Thursday, April 11, 2013

Steps in a direction

It is said that before you go on a journey you must know where you want to know but where you are is just as important.  I desire to complete a dissertation.  However, figuring out where I am is a bit more challenging.  My first steps are writing chapter 2, then 1, then chapter 3.

Since returning from class I have progressed towards my chapter 2 literature review.  Today I had a quick conversation with my chair and realize how far I have to travel.  Much of my previous work is not detailed enough for a literature review.  However, it may be usable in chapter 1.

With weekend plan both Friday and Saturday I am planning on working as much as possible tonight.

Trying to work full-time, be a full-time student, be a husband, father, and sane person while writing a dissertation is challenging.  After summer school the full-time student will be complete. There is light at the end of the tunnel.

Saturday, April 6, 2013

My Dissertation Journey

      For the past twenty months I have been enrolled in an executive doctoral program.  I will be enrolled in nine hours this summer and then will be finished with course work.  I then will join the large group of ABD individuals.  All but dissertation. 
     Dissertations are five chapters long and vary in length but my program expects a minimum of 120 pages and desires at least 150.  In order to collect data (Chapter 4) the preliminary proposal must be defended and the Institutional Review Board (IRB) must give their approval.  The preliminary proposal includes the first three chapters which include the statement of purpose, literature review, and methodology.

     I am hoping that by blogging about it then it will help keep me on track.  In my program we had two adjunct professors and one of them gave us some advice.  She said, “Take advantage of every opportunity to write. Write something every day.  Write ate least one sentence a day.”

     Though I hope to follow her advice and write every day I have no plans to update my blog that frequently.  I will update the blog every few days with the goal of having the preliminary proposal complete by June.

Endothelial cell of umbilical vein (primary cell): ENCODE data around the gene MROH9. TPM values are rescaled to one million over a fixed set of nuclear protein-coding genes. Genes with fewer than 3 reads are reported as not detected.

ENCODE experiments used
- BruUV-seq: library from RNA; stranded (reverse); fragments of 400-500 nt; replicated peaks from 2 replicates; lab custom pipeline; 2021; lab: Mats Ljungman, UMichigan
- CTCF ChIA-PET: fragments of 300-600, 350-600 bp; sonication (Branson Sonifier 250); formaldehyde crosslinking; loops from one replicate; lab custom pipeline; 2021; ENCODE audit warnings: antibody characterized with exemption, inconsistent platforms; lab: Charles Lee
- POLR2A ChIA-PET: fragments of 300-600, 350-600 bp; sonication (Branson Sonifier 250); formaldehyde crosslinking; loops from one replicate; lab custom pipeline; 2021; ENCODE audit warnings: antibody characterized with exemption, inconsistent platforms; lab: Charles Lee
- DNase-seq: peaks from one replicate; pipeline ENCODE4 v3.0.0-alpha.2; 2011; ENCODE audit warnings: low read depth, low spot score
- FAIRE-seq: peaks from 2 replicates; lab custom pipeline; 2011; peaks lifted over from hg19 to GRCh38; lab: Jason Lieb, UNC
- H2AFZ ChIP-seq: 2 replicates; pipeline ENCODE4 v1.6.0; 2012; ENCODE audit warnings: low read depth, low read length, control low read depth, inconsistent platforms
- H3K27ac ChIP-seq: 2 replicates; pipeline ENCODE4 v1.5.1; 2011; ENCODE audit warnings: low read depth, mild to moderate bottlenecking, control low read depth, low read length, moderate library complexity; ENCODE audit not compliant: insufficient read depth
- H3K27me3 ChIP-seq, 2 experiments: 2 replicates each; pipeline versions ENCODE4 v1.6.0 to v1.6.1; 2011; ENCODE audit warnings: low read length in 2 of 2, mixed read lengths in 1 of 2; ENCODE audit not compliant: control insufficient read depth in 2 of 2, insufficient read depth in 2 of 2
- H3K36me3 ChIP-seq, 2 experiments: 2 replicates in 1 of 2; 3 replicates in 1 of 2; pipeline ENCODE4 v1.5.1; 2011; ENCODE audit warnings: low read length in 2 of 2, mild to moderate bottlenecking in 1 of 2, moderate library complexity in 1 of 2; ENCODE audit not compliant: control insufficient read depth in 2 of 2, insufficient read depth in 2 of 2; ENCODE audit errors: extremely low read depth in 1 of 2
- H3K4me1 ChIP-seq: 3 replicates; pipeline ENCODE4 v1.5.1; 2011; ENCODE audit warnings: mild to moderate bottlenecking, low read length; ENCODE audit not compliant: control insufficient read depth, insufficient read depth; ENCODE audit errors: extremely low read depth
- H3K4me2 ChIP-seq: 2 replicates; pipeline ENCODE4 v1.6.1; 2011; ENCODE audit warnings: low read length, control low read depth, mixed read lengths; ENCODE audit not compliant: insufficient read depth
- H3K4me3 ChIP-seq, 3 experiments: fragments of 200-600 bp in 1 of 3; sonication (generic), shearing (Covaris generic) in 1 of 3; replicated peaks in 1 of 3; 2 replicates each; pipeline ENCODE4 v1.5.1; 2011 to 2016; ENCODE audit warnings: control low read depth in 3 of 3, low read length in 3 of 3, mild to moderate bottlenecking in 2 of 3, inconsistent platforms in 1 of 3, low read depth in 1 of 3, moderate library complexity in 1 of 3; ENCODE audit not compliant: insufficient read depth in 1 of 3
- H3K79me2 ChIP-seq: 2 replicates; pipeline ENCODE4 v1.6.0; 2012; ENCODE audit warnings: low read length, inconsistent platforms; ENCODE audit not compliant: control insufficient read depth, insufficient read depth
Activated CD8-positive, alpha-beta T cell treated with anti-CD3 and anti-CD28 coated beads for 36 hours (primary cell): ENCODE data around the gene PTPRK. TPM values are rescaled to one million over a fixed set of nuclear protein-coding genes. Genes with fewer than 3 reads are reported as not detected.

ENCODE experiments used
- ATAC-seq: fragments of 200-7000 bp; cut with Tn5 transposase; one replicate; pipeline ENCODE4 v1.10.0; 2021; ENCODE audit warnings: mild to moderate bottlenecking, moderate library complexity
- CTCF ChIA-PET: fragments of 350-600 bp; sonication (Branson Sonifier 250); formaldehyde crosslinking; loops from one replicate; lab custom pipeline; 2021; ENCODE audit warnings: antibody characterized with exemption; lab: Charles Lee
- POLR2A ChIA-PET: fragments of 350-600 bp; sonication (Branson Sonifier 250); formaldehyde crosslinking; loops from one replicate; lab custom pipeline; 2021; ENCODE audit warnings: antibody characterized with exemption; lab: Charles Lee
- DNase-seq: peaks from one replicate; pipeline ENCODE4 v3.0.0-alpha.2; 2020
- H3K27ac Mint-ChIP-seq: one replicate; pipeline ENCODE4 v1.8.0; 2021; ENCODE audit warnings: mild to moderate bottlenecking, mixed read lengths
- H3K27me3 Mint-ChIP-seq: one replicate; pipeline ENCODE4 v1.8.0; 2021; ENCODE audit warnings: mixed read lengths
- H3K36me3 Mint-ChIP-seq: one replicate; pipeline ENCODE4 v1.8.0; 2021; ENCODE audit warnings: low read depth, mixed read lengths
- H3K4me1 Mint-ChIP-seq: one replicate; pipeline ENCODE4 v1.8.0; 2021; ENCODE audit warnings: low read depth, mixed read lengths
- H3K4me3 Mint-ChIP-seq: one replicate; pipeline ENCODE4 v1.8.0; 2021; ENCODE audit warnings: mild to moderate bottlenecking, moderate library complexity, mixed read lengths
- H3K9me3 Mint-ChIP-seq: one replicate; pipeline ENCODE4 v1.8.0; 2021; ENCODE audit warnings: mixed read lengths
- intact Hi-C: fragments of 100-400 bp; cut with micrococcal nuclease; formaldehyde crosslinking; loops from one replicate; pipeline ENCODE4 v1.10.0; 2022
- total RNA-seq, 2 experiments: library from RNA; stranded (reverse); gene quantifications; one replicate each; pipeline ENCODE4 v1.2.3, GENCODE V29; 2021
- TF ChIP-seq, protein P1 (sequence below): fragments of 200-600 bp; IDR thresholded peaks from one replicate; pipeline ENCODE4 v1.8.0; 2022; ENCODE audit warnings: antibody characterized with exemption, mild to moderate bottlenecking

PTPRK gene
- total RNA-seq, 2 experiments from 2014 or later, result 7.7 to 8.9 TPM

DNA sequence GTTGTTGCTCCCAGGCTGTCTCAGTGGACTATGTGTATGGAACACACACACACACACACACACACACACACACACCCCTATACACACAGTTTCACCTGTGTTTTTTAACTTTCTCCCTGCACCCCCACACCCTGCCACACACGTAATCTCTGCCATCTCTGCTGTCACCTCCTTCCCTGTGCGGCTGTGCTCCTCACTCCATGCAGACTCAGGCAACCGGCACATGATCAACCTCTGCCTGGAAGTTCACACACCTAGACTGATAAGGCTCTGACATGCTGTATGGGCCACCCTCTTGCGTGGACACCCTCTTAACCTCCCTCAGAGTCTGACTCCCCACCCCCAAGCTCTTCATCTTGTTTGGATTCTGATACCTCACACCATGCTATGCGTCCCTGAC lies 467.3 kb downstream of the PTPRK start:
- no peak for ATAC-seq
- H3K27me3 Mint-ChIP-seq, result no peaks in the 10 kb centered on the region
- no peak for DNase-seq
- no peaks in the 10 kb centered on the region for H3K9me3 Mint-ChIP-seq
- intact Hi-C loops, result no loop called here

Different programs encourage various methods for writing.  In my program it is theorized that chapter two, the literature review, will help form your purpose and determine how you frame the methodology.

     This semester we have taken a course titled ‘Reading in Higher Education’ in which we have been writing chapter 2.  I am in my final class session of the spring semester now.  The instructor has been covering a power point on citations, references, quotations, paraphrasing, and other writing tools that we need to make sure we understand.  Following her advise we are working individually on our own assignment.

     Our final draft of Chapter 2 is due by May 1st.  As of today I have about twenty pages and need to have at least thirty.  My current twenty pages needs significant editing.  My topic is examining academic and social integration within freshmen college students that enroll for the first time in a summer school bridge program.

*The above picture is from class where all 12 of us have laptops open as we work away.


Monday, July 9, 2012

June 9 Return Trip

June 9 Return Trip

Departure day from Europe.  We took an early train from Leiden to the Amsterdam airport.  We had a long lay-over in Chicago before landing in Birmingham.  It was exciting for us to finally see our kids since they were able, with my parents, to meet us at the airport.

On the plane back I did have a chance to reflect on my experience.  Getting to tour four colleges and one high school over the past week has been a wonderful educational experience for me.  The trip made me even more aware of how little I know about other countries and how they educate their students.  Also, it made me appreciate international exchange students even more.  With the language barrier and financial considerations to come to the US takes a special student.